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Let’s talk about the battle of the sexes, shall we? Not in the traditional sense, as in “men are better than women” or “women are better than men,” because that’s just not a road I’m willing to go down. I mean, I’m married: by definition, that means that any answer I give is the wrong one unless it matches the one given by my wife. No, in this case, I’m talking about the way men and women battle against body hair and how differently they tend to spend their money.
For instance, when was the last time you bought a new razor? And when you bought it, how much did you spend on it? I asked my wife how long ago she suspected it was that I bought my last razor, and while she didn’t know specifically, she was at least confident that it wasn’t in 2010.
“I’m sure it’s been at least a year,” she said. “All I know is that the last one got so gross-looking that I thought it was going to fall apart. I’ve had four or five since then! Guys tend to get a good razor and keep it for years. Women don’t have that. There are very few razors for women that aren’t disposable, but guys get a razor, and they stick with it for the long haul.”
She’s right…well, except for the bit about non-disposable razors for women. (What, like you didn’t think I’d throw in a plug for the Gillette Venus?) But when I buy a razor, I’ve always stuck to the basics, and when I buy a razor, I use it ‘til it falls apart. I’ve never had any problems with these tendencies…or, at least, I hadn’t until I invited my wife into this discussion.
I knew that bringing her into the conversation was going to be like traversing a minefield…and it was: when I first brought up the topic of shaving, she cut me a look that said, “If you’re suggesting that my legs aren’t smooth enough, I’m going to slug you.” Once we got over that hump, though, she made some very interesting observations about how men are beginning to reevaluate the importance of shaving. By her theory, it may have something to do with a certain television show about 1950s ad men…not that we’re naming any names.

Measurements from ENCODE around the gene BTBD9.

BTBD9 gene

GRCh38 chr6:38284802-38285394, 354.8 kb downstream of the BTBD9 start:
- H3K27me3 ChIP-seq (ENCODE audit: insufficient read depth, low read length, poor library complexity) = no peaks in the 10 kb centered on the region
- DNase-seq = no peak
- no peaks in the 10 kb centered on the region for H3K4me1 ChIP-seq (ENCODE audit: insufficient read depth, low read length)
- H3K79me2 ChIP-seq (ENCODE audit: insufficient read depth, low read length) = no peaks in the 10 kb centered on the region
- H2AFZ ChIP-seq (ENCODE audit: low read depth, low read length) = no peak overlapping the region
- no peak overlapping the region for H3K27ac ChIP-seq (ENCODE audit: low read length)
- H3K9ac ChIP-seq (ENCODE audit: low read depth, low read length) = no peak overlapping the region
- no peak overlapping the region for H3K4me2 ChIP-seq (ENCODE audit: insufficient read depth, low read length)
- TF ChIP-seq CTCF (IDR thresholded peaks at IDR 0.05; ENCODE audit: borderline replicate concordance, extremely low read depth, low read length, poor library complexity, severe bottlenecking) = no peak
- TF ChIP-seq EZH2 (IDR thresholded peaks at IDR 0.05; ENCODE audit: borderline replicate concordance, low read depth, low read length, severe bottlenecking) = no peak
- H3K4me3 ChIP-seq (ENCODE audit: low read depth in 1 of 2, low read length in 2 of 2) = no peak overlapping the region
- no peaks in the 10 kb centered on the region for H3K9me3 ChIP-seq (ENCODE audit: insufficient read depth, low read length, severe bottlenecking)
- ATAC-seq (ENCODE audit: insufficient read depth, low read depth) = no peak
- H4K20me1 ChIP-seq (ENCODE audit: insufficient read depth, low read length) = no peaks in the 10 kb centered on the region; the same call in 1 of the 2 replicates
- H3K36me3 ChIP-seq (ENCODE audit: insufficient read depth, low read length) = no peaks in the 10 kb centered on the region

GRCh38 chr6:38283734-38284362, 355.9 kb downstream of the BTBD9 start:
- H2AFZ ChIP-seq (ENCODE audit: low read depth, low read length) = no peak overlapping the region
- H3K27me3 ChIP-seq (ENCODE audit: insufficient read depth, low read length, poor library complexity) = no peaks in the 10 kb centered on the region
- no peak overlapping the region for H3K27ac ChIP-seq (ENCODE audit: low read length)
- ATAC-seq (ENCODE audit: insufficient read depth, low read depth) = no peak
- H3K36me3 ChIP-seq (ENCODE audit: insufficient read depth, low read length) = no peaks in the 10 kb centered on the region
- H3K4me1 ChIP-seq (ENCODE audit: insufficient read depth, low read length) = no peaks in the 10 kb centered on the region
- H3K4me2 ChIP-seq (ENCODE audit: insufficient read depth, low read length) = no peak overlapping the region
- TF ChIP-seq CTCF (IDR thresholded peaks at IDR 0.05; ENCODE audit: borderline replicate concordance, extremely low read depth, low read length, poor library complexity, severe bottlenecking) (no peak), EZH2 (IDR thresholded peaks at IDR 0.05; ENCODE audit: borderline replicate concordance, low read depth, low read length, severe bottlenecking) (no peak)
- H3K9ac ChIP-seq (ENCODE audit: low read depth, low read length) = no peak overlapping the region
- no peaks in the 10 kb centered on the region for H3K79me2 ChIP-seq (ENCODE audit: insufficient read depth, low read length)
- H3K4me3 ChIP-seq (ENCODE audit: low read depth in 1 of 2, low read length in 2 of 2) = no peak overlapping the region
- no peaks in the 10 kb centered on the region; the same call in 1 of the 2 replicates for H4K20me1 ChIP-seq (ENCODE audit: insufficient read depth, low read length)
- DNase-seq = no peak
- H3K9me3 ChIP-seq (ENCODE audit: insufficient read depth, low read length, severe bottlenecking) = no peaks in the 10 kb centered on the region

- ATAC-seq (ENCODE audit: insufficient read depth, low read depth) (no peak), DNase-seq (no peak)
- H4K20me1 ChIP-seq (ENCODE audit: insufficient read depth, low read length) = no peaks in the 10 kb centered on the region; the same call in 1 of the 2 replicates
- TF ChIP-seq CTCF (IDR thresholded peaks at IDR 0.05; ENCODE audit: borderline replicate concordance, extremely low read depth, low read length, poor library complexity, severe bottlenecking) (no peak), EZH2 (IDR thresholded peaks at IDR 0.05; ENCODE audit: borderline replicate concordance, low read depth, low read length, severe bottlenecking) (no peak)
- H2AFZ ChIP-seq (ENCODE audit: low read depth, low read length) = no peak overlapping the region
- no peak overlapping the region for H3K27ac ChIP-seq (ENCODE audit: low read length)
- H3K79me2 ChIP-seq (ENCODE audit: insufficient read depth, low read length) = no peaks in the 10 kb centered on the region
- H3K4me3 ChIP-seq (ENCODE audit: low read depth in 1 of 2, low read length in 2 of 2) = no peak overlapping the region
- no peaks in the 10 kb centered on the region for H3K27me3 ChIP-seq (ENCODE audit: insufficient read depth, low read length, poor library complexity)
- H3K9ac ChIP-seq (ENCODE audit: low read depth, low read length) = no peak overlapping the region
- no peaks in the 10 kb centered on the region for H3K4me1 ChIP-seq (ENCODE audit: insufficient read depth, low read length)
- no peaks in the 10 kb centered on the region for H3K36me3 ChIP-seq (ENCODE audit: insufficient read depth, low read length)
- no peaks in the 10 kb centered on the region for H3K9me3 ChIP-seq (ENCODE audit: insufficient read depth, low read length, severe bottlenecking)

“You know how those guys go to the barber shop and get a straight-razor shave, get lathered up, have a hot towel placed on their face, and all that stuff?” she asked me. “I’m sorry, but that is a man facial! Men used to place a lot of importance in a good, clean shave. But, sweetie, grunge is over, and now’s your chance to get some of the same feelings that guys in the ‘50s used to get, but in the privacy of your own home.”
Now, I don’t know about you, but when I look back at that comment, it translates into, “Sweetie, you have my permission to spend as much money as you want on a quality razor, shaving gel, and anything else you think will make your face look good and feel good.” (Thanks, honey.)
When you think about it, it does make sense: given how rarely I replace my razors, there’s no real reason why I shouldn’t take some of the money I’ve saved and buy a really, really good one…possibly a Gillette Fusion ProGlide, he remarked, as casually as his contractual obligations would allow. You should, however, plan on me keeping that razor for at least a year, maybe longer. I’m resigned to some change, but, damn, I can’t change everything.
I don’t think that men will ever place quite the same importance on shaving as women do. I mean, even my wife admits, “Women are more high maintenance than men to begin with, so it stands to reason that they’d be that way about their shaving!” Try to imagine a guy walking into a grocery store or pharmacy, looking through the dozens of shaving creams and gel and selecting one based on color, scent, and other chemical attributes, then looking at the specific properties of the razors, then contemplating the type of moisturizer to use afterwards. I’m not saying that guys don’t do all of those things – a lot of us certainly do – but if you checked the average amount of time each gender spends on the selection process, the time spent by women is a heck of a lot longer.
With that said, though, if I’m going to spend a bit more money to look and feel my best during and after my shave, the least I can do is take the time to make sure I’m getting a product that’ll leave me feeling that I’ve gotten my money’s worth, right?
Ah, forget it. I’ll just let my wife pick something out for me.